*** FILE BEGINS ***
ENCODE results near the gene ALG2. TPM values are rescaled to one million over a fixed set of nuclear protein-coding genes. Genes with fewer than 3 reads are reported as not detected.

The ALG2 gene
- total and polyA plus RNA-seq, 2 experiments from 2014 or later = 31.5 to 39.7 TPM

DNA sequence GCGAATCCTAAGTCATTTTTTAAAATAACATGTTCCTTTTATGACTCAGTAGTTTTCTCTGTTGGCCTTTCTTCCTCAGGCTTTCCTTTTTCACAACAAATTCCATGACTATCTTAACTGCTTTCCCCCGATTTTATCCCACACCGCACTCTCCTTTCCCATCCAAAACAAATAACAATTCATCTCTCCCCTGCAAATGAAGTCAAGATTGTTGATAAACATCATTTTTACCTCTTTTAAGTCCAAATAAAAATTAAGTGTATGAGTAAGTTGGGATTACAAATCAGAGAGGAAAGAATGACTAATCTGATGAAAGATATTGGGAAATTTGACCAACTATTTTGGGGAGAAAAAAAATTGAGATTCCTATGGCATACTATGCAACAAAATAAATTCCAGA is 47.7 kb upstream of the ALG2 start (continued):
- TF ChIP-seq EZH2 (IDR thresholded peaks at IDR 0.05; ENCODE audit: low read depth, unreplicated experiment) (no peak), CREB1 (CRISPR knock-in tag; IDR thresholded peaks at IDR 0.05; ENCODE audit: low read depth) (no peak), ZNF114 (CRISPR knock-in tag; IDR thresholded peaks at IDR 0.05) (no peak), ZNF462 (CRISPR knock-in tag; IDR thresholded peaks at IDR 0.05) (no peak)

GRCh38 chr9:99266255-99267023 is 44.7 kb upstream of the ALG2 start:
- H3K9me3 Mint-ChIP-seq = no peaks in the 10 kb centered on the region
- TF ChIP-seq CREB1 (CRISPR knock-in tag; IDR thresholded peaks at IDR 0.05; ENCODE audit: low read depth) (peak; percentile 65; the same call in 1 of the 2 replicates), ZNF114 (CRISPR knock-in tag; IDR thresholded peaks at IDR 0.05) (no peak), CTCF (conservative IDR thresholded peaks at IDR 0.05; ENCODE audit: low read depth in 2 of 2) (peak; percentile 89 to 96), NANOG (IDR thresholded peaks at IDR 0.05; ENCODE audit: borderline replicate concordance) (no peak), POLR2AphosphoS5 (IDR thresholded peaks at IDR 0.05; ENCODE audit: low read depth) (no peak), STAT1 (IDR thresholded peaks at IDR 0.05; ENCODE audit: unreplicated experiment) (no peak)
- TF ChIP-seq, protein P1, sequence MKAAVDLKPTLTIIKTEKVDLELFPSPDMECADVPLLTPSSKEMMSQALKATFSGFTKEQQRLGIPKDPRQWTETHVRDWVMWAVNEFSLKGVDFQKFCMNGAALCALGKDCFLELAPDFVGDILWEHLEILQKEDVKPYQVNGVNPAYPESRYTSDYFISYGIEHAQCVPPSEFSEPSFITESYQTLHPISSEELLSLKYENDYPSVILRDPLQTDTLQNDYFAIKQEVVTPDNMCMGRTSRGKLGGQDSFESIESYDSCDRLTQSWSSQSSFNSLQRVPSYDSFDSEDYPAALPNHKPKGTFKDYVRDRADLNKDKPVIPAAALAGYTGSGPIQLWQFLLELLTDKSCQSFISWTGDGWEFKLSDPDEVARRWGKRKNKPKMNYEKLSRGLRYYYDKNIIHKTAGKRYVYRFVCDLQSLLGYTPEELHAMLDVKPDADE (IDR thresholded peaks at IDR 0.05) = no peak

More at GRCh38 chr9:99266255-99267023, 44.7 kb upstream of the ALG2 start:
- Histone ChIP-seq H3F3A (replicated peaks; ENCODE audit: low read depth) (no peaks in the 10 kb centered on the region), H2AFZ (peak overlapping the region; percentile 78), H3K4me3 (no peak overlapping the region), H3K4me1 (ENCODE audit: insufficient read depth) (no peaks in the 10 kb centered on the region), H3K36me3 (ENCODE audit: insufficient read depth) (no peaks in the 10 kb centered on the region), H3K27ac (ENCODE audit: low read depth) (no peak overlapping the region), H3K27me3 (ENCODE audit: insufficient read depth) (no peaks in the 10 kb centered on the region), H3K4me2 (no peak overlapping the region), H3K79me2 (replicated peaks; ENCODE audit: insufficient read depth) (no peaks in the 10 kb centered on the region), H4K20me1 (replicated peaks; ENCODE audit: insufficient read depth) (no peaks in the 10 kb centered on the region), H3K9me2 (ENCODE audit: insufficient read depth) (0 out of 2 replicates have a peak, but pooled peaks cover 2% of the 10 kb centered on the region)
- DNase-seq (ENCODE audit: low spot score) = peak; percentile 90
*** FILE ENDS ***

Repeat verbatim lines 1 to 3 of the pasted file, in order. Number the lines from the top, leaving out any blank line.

ENCODE results near the gene ALG2. TPM values are rescaled to one million over a fixed set of nuclear protein-coding genes. Genes with fewer than 3 reads are reported as not detected.

The ALG2 gene
- total and polyA plus RNA-seq, 2 experiments from 2014 or later = 31.5 to 39.7 TPM